01 / 09 / 2022

Righting the Peloton (Or Is that Water Streaming in?)

The captain of the SS Californian became infamous for not coming to the aid of the sinking Titanic. It seems he misread the big ship’s cries for help. Now, the once-mighty Peloton is in distress, and its new captain is making all the wrong moves to save it.

Carey Smith | Founding Contrarian

Alas, poor Peloton, we knew you, back when you were the darling of the pandemic and could seemingly do no wrong. In those halcyon days, we purchased a couple of your products and were quite pleased with your service.

But then came the tragic death of a toddler caught beneath your treadmill. Then, the untimely death of one Mr. Big, who collapsed shortly after stepping off a Peloton in a “Sex and the City” sequel, which didn’t help matters. Your brand lost its luster, and as people have increasingly returned to the gym to exercise, your sales have plummeted and your share price has tanked by as much as 95%.

And now, you’ve brought onboard a CEO who interprets the company’s $2.8 billion annual loss and other negative indicators as “significant progress driving our comeback and Peloton’s long-term resilience.” Sounds a bit like old Stanley Lord, the captain of the nearby Californian who misinterpreted the Titanic’s distress flares as “company rockets” greeting a sister ship and went back to sleep.

This CEO, Barry McCarthy, likened Peloton in his recent shareholder letter to a giant cargo ship that can’t change course quickly. He previously worked as a number-crunching CFO at Netflix and Spotify, so of course he has exactly the kind of experience needed to guide a brand-building manufacturer of products that require nuts and bolts. Nuts!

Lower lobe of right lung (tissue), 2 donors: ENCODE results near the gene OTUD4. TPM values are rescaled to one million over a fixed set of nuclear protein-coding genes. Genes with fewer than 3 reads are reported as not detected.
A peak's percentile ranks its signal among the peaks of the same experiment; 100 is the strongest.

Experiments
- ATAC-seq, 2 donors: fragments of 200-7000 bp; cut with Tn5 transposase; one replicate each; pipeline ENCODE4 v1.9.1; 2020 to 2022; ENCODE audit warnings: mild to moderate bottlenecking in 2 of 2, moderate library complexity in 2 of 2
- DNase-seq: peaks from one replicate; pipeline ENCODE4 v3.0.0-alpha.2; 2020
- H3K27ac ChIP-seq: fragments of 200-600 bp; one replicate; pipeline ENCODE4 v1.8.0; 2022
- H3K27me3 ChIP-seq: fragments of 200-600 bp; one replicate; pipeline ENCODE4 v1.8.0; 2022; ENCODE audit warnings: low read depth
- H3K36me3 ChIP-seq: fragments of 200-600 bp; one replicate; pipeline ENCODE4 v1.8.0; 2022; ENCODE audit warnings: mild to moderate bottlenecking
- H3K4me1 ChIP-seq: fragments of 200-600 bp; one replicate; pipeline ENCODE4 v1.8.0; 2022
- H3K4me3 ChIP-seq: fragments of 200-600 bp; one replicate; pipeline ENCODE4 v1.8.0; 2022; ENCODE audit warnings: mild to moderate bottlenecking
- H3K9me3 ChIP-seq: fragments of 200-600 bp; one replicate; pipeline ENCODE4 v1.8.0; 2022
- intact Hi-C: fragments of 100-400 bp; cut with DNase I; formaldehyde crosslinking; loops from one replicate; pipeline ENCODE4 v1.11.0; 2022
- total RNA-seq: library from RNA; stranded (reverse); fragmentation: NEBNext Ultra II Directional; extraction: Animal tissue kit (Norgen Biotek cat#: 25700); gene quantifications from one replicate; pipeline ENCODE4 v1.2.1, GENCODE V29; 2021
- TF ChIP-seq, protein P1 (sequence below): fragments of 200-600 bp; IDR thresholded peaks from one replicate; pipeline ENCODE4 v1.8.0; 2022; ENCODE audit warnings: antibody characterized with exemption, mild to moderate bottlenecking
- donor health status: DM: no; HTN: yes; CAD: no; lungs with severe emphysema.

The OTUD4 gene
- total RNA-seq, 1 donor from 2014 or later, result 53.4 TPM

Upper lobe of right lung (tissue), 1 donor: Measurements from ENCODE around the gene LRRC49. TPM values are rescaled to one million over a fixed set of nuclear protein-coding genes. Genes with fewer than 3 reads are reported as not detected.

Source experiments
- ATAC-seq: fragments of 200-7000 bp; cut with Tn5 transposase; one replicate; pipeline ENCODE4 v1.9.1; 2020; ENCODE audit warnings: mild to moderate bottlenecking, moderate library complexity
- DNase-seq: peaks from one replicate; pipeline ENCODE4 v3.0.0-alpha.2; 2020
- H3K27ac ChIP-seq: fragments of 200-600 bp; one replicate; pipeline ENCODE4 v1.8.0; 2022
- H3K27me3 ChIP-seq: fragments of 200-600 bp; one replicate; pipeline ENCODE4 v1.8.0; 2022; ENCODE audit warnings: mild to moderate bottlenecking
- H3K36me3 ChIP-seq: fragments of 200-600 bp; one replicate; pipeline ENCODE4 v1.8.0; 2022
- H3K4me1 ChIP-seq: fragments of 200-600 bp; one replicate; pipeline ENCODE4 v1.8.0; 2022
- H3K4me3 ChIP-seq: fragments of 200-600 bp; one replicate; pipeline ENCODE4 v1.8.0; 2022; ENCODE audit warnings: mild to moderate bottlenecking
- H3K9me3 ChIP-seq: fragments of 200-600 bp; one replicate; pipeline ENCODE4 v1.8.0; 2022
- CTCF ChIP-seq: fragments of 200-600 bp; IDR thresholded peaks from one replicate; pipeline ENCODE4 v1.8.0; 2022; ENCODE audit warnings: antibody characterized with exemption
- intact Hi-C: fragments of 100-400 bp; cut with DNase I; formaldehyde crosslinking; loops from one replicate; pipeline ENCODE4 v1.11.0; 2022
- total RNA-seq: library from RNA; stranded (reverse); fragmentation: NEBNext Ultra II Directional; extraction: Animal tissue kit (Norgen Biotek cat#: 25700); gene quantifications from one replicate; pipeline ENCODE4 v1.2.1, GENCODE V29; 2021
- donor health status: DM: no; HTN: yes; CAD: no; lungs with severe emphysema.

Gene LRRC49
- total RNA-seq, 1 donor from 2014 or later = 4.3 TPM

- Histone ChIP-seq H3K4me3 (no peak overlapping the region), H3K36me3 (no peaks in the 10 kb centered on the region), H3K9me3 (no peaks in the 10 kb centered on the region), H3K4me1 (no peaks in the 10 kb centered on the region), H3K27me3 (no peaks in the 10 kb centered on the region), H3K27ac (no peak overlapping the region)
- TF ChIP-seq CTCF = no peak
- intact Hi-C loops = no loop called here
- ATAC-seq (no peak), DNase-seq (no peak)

The steps outlined in that letter sound like a “greatest hits” of shortsighted business mistakes: How to Turn a Great Brand into a Common Commodity in Five Easy Moves.

1. Sell through Amazon. That’s a great idea. Send customers to a website where they’ll see your competitors selling similar equipment at vastly lower prices. And for that opportunity, Amazon will charge at least 15% of your revenue if not more.

2. Set your sights on more price-conscious customers by offering unassembled equipment at reduced prices. Again, awesome plan. Let customers bungle the assembly and potentially damage the equipment, and then they’ll write all about it online. With any luck, no one’s child will be injured.

3. Double-down on subscriptions. Yep, the timing couldn’t be better for this. Just when virtually everybody is suffering from subscription fatigue, you offer more options, because, “You never know which initiative is going to get us where we want to go, but I am confident of the cumulative effect,” McCarthy said.

4. Conduct sweeping layoffs. Because letting go of more than 3,000 employees within a few months — around one-third of the company’s workers — is bound to boost company morale and improve customer service.

5. Outsource manufacturing. Forget about that planned plant in Ohio. Forget about using your own facility in Taiwan. Forget about quality control, too, when you stop manufacturing your own equipment and rely exclusively on contract manufacturers. Great job, Peloton!

And good luck, McCarthy! As some Peloton instructors like to say, “Inhale confidence, exhale doubt,” as you try to right your vessel. But don’t be surprised if eventually you, too, need to flee the sinking ship. Because with the steps you’re taking, it won’t be long.